Singing for prosperity

Shyamala Miss’ class explores the variety of compositions by Saint Tyagaraja and what makes them special.

July 21, 2016 04:59 pm | Updated 04:59 pm IST

Searching for salvation: Composing music for happiness.

Searching for salvation: Composing music for happiness.

The class greeted Shyamala Miss as she entered and wrote ‘Sri Tyagaraja’ on the blackboard.

“We know the name of one group of krithis that you asked us to explore miss,” said Laya.

“Yes, the krithithava dasoham that you taught us is one among them, isn’t it?” asked Rasa.

“You are right,” said Miss. “It belongs to a specific set of compositions by Saint Tyagaraja known as the Divyanama Keerthanas . Why are these compositions special and different from his other works? Can anyone tell me the answer?”

Absolute devotion

“Is it because they are like Namavalis ?” asked Rasa.

“Yes. In his composition Raga Ratna Malika, set in Ritigowla raga and Adi tala , the saint says that he has composed these sets of songs as a sole means of salvation and happiness to all yogis and bhagavathas as mentioned in the scriptures,” explained Miss. “He further says that singing these compositions also brings prosperity and all good tidings. These are an expression of devotion and are on the same lines as the traditional Bhajana Sampradaya . These comprise 78 compositions which are meant for group singing, and hence are set to simpler melodies and rhythm. This kind of composition is also known as Lambaka style with one pallavi and a series of charanams , with the dhathu or tune set for repetitive singing or Choral Singing. The themes are varied and many are based on incidents from the Ramayana .”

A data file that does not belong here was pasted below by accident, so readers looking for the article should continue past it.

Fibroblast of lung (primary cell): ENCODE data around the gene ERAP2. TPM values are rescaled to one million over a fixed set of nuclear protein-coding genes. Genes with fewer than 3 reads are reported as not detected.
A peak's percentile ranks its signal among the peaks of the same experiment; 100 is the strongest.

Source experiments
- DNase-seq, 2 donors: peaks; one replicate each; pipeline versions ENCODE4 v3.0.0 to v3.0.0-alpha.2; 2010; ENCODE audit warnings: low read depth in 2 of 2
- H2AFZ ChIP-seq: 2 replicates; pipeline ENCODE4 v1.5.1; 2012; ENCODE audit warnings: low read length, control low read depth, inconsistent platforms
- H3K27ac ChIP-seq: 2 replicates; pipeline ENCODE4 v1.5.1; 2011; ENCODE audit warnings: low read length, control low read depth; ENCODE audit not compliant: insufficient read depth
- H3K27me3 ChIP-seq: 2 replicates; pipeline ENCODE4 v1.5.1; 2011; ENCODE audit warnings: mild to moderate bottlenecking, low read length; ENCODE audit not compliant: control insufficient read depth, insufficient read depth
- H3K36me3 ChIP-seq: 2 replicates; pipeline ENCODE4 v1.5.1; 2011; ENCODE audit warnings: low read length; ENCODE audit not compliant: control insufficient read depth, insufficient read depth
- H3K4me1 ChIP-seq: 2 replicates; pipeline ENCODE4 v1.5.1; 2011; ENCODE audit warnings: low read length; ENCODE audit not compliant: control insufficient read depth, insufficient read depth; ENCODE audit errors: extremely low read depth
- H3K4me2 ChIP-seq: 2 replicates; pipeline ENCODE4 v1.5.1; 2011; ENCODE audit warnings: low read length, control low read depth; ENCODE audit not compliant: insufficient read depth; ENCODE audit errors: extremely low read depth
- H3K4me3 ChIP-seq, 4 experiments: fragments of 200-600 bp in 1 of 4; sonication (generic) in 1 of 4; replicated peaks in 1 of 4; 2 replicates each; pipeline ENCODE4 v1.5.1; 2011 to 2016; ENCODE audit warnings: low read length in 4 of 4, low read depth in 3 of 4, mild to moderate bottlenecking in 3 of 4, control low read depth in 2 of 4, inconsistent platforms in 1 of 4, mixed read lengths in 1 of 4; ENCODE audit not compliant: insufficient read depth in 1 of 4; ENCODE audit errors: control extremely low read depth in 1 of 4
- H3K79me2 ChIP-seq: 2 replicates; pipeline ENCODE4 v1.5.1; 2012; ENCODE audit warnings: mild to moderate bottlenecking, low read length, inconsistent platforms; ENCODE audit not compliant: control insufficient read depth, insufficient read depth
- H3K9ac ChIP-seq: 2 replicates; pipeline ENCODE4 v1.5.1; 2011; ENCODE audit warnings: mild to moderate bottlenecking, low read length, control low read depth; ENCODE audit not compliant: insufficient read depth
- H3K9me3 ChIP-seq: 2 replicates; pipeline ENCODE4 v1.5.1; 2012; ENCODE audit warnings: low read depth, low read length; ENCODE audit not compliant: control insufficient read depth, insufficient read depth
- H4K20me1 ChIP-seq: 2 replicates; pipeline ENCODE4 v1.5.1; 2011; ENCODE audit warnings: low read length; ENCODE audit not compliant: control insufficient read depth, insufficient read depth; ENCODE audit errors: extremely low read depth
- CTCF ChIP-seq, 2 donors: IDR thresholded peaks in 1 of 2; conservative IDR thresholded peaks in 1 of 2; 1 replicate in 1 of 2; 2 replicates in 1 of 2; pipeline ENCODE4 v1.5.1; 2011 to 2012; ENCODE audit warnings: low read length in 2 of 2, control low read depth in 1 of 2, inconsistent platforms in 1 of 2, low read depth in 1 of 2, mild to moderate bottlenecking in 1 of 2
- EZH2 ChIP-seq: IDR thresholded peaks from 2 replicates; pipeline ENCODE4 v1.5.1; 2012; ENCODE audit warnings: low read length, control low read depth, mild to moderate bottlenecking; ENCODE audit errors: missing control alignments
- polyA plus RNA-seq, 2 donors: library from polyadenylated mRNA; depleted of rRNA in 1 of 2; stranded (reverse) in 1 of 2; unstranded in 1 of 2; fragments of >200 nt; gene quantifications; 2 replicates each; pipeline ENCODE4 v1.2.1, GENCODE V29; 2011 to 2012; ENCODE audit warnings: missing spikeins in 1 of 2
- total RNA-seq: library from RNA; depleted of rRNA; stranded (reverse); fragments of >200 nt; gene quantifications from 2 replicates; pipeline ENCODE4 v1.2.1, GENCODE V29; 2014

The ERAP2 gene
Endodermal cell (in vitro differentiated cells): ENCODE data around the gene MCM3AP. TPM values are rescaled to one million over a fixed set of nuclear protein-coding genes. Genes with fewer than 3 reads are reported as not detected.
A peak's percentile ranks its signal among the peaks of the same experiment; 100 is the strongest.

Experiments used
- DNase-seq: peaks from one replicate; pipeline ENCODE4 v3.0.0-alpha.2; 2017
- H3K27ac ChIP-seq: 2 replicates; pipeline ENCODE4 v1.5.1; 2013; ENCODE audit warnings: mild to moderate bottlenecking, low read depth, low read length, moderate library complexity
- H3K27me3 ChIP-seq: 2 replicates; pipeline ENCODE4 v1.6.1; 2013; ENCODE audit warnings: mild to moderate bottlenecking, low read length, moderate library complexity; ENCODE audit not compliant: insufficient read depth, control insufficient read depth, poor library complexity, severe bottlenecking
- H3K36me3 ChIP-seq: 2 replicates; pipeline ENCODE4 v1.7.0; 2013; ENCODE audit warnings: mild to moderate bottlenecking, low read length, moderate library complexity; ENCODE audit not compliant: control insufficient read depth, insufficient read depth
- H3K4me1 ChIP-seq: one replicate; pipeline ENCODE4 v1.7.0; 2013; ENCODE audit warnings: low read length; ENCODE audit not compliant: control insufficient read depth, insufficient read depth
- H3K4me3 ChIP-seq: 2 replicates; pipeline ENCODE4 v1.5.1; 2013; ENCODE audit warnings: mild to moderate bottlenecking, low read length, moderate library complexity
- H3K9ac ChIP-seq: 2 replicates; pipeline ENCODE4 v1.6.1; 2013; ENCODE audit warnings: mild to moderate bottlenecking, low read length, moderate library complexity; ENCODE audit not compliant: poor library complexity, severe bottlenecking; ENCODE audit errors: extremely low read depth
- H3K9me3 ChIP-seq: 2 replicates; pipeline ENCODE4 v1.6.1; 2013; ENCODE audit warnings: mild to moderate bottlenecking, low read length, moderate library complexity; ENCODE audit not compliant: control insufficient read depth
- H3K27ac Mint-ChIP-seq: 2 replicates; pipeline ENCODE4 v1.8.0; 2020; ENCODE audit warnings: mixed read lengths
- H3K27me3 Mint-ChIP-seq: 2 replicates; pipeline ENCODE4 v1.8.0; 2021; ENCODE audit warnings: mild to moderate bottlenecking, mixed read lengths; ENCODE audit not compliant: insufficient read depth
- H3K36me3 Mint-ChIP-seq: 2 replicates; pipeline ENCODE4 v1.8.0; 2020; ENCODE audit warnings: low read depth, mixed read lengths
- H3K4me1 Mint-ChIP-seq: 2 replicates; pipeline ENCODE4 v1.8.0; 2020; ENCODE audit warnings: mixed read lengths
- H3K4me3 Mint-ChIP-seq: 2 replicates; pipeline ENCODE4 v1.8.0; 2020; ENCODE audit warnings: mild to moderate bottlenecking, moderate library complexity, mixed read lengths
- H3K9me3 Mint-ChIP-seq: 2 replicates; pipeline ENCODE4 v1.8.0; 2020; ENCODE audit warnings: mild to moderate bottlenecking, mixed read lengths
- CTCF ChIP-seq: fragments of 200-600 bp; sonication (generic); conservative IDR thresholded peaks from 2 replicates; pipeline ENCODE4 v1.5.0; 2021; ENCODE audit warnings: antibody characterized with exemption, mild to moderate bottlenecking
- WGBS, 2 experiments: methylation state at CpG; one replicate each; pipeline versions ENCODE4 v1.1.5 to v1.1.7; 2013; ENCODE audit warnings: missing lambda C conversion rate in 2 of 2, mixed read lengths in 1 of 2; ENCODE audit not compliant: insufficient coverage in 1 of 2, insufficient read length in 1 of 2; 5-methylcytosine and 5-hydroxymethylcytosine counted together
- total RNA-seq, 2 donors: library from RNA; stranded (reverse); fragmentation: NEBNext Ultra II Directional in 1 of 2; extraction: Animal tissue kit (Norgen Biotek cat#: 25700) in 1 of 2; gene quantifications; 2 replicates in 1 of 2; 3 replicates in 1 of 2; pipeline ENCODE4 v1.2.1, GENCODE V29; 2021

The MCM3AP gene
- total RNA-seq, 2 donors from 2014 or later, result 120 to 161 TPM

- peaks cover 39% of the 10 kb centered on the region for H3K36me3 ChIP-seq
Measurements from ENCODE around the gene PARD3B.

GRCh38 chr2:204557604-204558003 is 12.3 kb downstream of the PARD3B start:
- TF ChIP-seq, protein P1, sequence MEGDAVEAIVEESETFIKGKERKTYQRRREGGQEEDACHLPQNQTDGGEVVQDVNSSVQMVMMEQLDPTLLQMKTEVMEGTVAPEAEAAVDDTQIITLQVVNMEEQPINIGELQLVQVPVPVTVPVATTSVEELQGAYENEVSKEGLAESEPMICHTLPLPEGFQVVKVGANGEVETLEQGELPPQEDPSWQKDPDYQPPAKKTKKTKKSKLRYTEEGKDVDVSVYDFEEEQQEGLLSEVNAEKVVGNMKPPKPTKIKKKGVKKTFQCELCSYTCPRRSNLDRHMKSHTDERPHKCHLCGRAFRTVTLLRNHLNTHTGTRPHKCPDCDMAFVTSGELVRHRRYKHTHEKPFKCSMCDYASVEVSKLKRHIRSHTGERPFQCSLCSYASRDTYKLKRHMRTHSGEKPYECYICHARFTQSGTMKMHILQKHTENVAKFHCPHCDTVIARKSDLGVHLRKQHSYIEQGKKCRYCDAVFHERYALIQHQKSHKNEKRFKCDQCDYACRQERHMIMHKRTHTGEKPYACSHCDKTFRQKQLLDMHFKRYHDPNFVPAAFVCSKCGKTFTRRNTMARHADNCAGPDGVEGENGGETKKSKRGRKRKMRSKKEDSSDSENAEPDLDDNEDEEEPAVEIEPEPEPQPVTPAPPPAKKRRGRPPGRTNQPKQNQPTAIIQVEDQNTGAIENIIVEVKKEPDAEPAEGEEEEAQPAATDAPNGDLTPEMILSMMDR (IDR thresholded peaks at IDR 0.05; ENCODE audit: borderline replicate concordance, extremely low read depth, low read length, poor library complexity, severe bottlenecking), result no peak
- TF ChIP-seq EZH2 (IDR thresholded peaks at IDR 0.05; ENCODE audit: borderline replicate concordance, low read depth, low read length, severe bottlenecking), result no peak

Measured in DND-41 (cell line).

“The compositions are set in popular ragas like Todi, Shankarabharanam, Karaharapriya and Saveri , also in rare ragas like Andhali, Ahiri , and Palahamsa .”

“All important incidents from Srimad Ramayana are narrated. For example, in the Sourashtra raga composition, Vinayamunanu , the sequential narration begins from Yagasamrakshana to Pattabhishekam , soaked in lyrical beauty.”

“What a great composer,” Rasa wondered out loud.

“Truly,” said Shyamala Miss as the class came to an end. “In our next class, we will learn about another set of such compositions composed by the singing bard and devotee of Lord Rama.”

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